Hong Kong and United Arab Emirates are lambs to the slaughter in the Asia Cup. India’s 256 run victory over Hong Kong, the second largest ever One Day International winning margin, showed the gulf between established teams and Associate ICC members to be as wide as it ever has been.
Non-Test playing nations have been exposed to international cricket since the first world cup in 1975. The aim has always been to improve their development by providing experience at the highest level, giving a rare chance to face top players that will improve their game. ICC Associate teams continue to appear at world cups and other tournaments such as the Asia Cup and supporters of their inclusion point to their occasional successes in defence.
UAE gave Pakistan a scare in an earlier group match and there have been some famous upsets in world cup history, most notably in last year’s tournament, when Ireland beat Pakistan and qualified for the second phase. These surprises are good for the 아시아게이밍 and would never occur if second tier teams were held back from major tournaments.
Bangladesh’s famous win over Pakistan in the 1999 world cup accelerated their entry into Test cricket – status that many think was given prematurely – and the Tigers’ development remains under the spotlight. They have enjoyed high profile wins over Australia and South Africa in recent years and are certainly at a level above Associate teams, but they still generally get outclassed by Test-playing nations. Their 131 run defeat to Sri Lanka in Group A was nearly as one-sided as Hong Kong’s defeat by India.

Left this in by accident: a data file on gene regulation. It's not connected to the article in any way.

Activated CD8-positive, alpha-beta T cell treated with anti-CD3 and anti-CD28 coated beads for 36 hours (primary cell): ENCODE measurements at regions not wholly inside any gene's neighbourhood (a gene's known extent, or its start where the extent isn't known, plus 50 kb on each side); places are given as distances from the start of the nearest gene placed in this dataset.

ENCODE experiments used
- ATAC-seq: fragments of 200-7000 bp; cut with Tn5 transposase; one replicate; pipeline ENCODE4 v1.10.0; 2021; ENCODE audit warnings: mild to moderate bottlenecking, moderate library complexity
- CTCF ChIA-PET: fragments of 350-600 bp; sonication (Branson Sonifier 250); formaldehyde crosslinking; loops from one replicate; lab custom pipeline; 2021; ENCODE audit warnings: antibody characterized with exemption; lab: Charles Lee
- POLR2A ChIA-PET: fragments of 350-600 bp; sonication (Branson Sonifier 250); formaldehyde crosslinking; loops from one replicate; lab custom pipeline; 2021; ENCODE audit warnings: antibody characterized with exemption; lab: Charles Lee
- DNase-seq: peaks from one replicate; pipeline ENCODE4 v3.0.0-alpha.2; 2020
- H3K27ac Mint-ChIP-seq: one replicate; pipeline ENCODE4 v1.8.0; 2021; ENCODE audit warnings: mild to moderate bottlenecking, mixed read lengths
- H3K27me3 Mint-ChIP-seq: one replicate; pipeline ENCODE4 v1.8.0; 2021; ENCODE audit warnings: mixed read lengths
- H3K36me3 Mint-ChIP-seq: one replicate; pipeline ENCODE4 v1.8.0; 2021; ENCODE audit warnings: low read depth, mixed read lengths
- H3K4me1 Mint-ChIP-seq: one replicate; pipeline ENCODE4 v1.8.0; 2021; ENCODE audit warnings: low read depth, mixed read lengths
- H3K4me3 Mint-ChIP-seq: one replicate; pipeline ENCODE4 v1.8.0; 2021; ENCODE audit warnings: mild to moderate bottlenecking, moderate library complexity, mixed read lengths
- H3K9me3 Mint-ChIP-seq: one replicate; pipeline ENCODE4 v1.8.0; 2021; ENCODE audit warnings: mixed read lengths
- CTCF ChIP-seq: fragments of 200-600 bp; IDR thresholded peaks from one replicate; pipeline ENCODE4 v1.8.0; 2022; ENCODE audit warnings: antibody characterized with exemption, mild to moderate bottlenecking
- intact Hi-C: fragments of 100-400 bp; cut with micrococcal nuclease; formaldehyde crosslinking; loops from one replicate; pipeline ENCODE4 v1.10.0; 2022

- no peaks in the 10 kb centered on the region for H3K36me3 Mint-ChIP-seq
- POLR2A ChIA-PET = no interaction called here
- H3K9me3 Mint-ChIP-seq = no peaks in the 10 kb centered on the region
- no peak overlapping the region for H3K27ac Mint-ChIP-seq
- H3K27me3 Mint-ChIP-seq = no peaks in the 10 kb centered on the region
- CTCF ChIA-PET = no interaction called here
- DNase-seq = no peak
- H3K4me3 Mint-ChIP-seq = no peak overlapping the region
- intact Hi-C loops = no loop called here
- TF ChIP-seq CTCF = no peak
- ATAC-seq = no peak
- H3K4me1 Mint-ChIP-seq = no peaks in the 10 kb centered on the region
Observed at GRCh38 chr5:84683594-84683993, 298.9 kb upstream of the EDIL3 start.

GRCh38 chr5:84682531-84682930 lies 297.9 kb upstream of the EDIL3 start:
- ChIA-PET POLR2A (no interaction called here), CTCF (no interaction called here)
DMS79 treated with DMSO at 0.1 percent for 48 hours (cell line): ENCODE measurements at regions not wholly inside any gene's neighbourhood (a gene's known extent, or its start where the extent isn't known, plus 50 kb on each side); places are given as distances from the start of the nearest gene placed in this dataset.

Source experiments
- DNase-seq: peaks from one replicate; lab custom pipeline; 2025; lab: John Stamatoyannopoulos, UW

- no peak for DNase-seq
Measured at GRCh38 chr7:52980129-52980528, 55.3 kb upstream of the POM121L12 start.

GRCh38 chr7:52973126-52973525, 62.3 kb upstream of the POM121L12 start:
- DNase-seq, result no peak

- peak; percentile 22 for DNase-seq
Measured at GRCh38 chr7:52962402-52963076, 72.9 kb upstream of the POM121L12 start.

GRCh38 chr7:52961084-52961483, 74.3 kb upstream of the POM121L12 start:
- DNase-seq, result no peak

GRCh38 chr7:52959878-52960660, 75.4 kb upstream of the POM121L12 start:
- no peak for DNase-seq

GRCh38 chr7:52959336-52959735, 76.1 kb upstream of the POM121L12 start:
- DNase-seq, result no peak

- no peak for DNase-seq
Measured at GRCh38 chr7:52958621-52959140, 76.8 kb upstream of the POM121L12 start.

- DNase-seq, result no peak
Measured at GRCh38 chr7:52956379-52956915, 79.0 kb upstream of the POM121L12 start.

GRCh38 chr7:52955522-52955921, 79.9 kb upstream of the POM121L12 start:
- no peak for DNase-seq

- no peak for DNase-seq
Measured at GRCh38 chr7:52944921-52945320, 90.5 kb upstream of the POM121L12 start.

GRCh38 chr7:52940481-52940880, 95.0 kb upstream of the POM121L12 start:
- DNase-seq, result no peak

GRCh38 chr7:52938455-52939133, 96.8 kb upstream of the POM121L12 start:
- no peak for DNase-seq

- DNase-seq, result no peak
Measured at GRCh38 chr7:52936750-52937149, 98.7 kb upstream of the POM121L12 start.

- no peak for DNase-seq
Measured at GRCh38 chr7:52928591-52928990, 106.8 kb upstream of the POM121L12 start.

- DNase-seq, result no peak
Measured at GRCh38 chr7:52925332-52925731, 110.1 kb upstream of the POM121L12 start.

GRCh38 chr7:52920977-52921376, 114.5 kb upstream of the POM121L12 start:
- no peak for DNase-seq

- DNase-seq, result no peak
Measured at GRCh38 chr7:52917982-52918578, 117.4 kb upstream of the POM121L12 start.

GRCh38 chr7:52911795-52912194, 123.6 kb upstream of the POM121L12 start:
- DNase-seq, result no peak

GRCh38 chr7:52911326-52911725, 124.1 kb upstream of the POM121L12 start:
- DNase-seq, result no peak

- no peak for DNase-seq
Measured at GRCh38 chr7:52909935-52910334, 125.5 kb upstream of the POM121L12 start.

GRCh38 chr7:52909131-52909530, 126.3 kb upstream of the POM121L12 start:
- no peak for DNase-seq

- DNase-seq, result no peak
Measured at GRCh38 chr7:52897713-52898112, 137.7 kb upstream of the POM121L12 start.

The principal source of development for Associate members is not exposure to the major teams, but funding. They need an infrastructure that will help the game grow domestically, but the establishment of grounds and training facilities requires money, which must come from the ICC development programme.
Interest in the game in the amateur cricket nations is not going to grow through the coverage of tournaments such as the Asia Cup. The grounds were virtually empty for matches not involving Pakistan and there was only a meagre attendance for the host nation’s clash with UAE. Cricket followers around the world are unlikely to be impressed by one-sided matches being played in front of a handful of spectators.
The ICC needs to improve the status of the ICC Trophy – the world cup of amateur teams – to go alongside the nations’ funding. Tournaments played between associate nations are obviously more competitive and will be of more interest to cricket fans in both major and minor countries, so they must be accessible and marketed as a creditable event.